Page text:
Senex Energy has extended its total commitment to the Royal Flying Doctor Service (RFDS) Central Operations to $1 million with a further three-year major sponsorship.
The commitment of a further $300,000 supports the ongoing operation of aircraft like the Senex-badged “flying intensive care unit” that transports up to 1,000 patients a year from remote South Australia to major hospitals.
Senex’s contribution ensures 24/7 aeromedical support for employees who work almost 1,000 kilometres north of Adelaide in the Cooper-Eromanga Basin, as well as those living in and visiting rural and remote South and Central Australia. The RFDS also provides ‘fly-in’ GP and Nurse clinics, dental clinics and 24/7 telehealth services to remote communities.
The petroleum explorer and producer’s partnership with the RFDS began in 2013 and, with this further three-year agreement, now totals more than $1 million.
Senex Managing Director and CEO Ian Davies said the oil and gas industry embraced its responsibility to help people and communities in areas where it operated.
“All of us at Senex are excited to be continuing our support of the Royal Flying Doctor Service in bringing world-class medical care to remote communities,” Mr Davies said.
“This refreshed partnership will bring to almost a decade our joint efforts that have already seen Senex-badged aircraft undertake more than 5,200 aeromedical missions and 6,500 patients being airlifted so far. We thank the Flying Doctor for their unwavering dedication and service to the wellbeing of people in the Outback, including our own workers in the Cooper Basin.”
Senex also contributes to the Cooper Medivac 24 helicopter, which can transfer landholders, tourists and employees – including at night – from remote locations to rendezvous with fixed-wing RFDS aircraft at the nearest airstrip.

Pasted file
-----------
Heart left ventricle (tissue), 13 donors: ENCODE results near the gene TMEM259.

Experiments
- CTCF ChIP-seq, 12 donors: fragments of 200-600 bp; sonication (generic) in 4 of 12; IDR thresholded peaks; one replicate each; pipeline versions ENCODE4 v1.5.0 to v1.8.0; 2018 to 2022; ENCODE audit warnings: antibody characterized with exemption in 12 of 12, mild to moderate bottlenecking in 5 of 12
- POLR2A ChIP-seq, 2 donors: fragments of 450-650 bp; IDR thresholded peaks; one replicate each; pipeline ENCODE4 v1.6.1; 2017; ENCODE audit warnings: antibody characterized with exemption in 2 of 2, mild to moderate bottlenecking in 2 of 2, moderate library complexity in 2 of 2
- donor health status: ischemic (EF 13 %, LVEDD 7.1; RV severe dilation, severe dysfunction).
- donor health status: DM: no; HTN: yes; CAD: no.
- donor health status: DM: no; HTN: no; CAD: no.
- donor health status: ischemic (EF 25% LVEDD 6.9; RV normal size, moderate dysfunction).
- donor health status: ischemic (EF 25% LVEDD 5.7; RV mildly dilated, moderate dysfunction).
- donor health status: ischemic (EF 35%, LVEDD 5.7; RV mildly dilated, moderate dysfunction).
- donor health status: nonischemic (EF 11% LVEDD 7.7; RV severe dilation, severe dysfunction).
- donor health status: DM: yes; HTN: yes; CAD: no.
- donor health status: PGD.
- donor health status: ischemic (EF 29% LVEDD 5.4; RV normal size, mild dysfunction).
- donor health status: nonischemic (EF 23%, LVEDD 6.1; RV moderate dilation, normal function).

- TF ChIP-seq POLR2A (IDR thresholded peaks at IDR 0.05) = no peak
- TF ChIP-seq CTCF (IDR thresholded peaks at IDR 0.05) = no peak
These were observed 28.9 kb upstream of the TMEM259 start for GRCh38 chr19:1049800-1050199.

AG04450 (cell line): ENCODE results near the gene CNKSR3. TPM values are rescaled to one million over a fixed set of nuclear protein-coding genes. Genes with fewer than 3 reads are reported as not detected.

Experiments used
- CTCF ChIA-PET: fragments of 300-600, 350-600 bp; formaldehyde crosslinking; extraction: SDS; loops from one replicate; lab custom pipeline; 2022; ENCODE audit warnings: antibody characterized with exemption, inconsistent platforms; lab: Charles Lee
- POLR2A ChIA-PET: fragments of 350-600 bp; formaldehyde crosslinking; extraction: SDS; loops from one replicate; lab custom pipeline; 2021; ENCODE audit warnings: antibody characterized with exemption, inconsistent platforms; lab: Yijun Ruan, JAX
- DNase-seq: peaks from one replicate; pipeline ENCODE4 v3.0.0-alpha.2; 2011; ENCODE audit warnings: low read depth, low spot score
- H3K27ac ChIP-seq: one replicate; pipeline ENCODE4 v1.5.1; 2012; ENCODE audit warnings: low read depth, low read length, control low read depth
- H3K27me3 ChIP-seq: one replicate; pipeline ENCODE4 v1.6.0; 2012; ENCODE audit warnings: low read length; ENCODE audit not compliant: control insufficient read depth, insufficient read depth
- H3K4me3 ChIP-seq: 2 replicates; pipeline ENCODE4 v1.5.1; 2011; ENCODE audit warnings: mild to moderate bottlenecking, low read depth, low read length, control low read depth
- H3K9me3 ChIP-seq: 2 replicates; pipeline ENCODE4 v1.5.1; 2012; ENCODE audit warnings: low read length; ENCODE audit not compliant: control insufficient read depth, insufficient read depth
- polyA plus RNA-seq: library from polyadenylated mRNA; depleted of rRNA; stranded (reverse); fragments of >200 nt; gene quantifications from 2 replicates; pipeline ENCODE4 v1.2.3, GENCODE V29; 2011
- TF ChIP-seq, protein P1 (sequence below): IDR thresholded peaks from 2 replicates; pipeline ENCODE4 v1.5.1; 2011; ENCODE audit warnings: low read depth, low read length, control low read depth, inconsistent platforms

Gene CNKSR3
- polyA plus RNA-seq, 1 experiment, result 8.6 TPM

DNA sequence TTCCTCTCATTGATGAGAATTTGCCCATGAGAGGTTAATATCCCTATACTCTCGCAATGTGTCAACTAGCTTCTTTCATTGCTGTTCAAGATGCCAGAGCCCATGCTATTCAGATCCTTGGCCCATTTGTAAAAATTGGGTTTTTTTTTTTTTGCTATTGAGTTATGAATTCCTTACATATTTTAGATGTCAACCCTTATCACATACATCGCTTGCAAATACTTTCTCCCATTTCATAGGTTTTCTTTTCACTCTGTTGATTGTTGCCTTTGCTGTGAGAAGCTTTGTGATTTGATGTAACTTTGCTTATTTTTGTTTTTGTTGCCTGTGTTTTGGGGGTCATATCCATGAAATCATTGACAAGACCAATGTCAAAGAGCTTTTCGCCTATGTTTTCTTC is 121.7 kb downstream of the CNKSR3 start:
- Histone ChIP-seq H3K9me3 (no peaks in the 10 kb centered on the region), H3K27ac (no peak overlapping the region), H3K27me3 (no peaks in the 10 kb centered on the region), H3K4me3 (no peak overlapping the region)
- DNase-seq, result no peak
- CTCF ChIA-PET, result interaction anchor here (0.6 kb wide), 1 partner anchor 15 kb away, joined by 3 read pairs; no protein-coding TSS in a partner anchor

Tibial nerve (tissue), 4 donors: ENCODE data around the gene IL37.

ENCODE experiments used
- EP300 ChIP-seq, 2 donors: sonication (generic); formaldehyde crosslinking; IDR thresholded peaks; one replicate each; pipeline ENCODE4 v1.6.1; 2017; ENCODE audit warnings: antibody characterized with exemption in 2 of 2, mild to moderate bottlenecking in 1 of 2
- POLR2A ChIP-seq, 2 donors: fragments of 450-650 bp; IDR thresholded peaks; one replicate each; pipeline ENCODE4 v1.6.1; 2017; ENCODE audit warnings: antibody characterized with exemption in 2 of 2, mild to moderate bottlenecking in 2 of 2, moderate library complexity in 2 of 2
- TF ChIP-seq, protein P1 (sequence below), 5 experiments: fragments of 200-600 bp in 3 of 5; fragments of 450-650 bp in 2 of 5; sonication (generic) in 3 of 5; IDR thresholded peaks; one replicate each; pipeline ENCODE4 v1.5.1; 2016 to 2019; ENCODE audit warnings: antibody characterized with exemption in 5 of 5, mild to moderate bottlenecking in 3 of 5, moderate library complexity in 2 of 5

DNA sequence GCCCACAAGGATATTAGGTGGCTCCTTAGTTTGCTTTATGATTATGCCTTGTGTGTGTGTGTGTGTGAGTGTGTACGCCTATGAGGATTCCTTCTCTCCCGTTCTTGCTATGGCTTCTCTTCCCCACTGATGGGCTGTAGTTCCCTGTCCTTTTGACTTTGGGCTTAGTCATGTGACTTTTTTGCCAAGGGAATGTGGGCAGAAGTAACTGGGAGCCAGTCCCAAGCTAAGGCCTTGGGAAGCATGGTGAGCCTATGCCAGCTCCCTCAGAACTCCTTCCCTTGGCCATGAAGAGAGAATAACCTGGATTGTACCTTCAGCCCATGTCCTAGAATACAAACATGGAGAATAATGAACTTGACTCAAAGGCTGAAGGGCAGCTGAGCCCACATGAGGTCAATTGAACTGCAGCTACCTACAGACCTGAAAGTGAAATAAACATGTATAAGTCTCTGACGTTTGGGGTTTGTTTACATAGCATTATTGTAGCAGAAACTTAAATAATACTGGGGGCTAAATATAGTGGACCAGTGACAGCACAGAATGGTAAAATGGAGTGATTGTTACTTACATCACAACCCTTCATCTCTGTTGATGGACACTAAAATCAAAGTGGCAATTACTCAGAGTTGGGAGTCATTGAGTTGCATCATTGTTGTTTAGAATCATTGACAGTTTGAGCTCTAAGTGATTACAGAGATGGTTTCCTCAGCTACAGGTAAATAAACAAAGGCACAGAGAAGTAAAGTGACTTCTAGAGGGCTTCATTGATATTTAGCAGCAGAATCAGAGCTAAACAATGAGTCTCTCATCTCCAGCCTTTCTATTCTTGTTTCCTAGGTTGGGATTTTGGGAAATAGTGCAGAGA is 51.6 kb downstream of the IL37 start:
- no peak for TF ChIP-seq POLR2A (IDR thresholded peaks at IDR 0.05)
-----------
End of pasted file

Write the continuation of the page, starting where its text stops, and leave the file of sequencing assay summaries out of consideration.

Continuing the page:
Cooper Basin pastoralist and station manager Peter Nunn knows first-hand how the RFDS can be crucial when the worst happens.
He has been airlifted twice with life-threatening injuries from Clifton Hills, the world’s second-largest cattle property, on the Birdsville Track.
Senex operates on the property, which is in the remote north-east corner of South Australia.In the first incident, a car rollover, Peter suffered three fractured vertebrae and broken ribs and his passenger was trapped under the vehicle with concussion. The Senex-sponsored Flying Doctor aircraft lifted them to hospital.
In August this year, Peter was thrown from a motorbike while cattle mustering and returned to work only last week after healing from a fractured skull, fractured neck, broken ribs and a punctured lung. He says: “I was pretty happy to see the Flying Doctor arrive.”
Mick Francis, a Production Operator for Senex in the Cooper Basin, was injured and flown by RFDS to Adelaide earlier this year.“The injury was on the back of my leg so I would not have been able to drive myself, and even to be a passenger in a car would have been fairly painful,” he said.
“To have the RFDS out there to help guys like me in remote locations, and also the people who live out there as well, is very important and I’m very grateful.”
One of more than 70 RFDS flying intensive care units in Australia, the Senex-badged aircraft has:
• flown more than four million kilometres
• conducted more than 5,200 aeromedical missions
• airlifted more than 6,500 patients
• landed at more than 60 locations (SA and interstate)
• facilitated more than 20 health, and dental health, clinics in outback South Australia
Central Operations Chairman Peter de Cure thanked Senex Energy for its valuable contribution.
“The RFDS is proud to deliver more than 50,000 episodes of health care throughout the Northern Territory and South Australia every year – equivalent to someone every 10 minutes,” Mr de Cure said.
“The impact of Senex Energy’s support will reach far and wide, delivering long-lasting benefits to our rural and remote communities.
“The ongoing support from the entire community – including our public donors, community fundraisers, volunteers and corporate partners like Senex Energy – is critical to ensuring we continue to deliver the finest care to the furthest corner.”